The central element in a fluorescent lamp is a sealed glass tube. The tube contains a small bit of mercury and an inert gas, typically argon, kept under very low pressure. The tube also contains a phosphor powder, coated along the inside of the glass. The tube has two electrodes, one at each end, which are wired to an electrical circuit. The electrical circuit is hooked up to an alternating current (AC) supply.

Lighting the Way to the Future with LED3_html_m5bcd6ab3

When you turn the lamp on, the current flows through the electrical circuit to the electrodes. There is a considerable voltage across the electrodes, so electrons will migrate through the gas from one end of the tube to the other. This energy changes some of the mercury in the tube from a liquid to a gas. As electrons and charged atoms move through the tube, some of them will collide with the gaseous mercury atoms. These collisions excite the atoms, bumping electrons up to higher energy levels. When the electrons return to their original energy level, they release light photons.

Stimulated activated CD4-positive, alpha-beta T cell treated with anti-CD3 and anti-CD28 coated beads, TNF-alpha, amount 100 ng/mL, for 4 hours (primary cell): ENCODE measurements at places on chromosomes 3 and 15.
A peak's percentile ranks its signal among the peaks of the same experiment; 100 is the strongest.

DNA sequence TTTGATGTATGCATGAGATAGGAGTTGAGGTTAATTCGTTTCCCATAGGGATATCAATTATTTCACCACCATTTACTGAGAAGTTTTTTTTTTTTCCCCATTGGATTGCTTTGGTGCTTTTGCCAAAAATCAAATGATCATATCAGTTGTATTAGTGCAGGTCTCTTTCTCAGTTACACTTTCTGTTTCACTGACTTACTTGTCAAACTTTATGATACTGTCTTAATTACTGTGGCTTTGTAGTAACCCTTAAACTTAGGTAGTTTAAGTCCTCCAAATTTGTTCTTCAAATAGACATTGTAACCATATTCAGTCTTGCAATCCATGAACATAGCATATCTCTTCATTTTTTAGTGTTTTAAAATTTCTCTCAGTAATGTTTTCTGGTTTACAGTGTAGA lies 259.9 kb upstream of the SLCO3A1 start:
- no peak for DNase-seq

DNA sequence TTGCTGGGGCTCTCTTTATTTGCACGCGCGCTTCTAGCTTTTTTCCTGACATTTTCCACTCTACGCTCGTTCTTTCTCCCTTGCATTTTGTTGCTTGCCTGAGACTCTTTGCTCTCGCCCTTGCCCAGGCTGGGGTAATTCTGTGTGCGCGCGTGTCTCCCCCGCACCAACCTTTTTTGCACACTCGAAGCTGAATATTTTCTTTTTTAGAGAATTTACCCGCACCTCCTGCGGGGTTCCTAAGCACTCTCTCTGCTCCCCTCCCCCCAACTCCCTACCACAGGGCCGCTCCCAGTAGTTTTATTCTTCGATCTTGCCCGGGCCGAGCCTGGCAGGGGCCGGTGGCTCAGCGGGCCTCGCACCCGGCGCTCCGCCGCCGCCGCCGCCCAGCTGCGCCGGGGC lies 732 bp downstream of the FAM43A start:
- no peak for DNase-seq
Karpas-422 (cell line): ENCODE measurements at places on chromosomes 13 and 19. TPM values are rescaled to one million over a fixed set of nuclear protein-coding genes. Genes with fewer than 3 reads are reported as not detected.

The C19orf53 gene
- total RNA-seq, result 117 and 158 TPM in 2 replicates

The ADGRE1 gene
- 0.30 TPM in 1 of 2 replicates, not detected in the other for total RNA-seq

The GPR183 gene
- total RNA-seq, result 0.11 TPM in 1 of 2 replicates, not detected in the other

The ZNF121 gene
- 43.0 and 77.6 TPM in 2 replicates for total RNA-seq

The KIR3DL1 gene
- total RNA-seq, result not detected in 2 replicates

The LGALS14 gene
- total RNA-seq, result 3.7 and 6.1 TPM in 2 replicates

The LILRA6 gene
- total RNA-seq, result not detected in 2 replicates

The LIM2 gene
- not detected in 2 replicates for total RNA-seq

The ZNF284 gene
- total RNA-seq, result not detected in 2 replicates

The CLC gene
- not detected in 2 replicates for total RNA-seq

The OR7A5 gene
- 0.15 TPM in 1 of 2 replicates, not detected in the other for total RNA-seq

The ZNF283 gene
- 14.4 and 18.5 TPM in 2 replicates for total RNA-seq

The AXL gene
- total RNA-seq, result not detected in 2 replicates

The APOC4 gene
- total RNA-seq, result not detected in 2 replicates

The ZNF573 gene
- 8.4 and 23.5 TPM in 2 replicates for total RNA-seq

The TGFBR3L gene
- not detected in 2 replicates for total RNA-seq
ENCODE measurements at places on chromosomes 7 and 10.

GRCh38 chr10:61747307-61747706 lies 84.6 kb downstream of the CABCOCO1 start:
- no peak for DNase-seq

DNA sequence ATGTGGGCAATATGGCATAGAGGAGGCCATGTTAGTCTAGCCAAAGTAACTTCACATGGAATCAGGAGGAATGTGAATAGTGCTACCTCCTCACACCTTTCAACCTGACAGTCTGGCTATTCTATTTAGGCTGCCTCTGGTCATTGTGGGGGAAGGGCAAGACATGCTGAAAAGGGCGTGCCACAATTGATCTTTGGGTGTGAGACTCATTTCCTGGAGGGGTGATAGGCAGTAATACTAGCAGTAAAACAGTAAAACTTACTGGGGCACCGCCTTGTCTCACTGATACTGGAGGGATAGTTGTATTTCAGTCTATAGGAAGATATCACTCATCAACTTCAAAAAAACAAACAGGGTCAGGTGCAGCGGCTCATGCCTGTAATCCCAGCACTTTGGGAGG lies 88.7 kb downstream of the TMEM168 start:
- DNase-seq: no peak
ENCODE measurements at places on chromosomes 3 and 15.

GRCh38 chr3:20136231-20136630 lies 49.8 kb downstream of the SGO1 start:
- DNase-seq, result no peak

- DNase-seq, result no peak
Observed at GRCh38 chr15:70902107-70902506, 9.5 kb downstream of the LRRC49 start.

Compact fluorescent lights, or CFLs, are constantly in the news due to their energy efficient qualities. Not only do these light bulbs utilize less energy, but they produce less heat helping to save energy in cooling costs and prolonging the life of the bulb.
Compact fluorescent bulbs produce light that’s more diffuse than incandescent bulbs, so they are very good for area lighting. Compact fluorescent bulbs use about one-quarter of the energy an incandescent bulb to produce the same amount of light. A good comparison ratio takes a 15-watt CFL to replace a traditional 60-watt bulb. The lower wattage equals less energy use and less heat output. Look for packages that provide conversions for consumers to get the best fitting bulb for your needs.

Lighting the Way to the Future with LED3_html_338939f4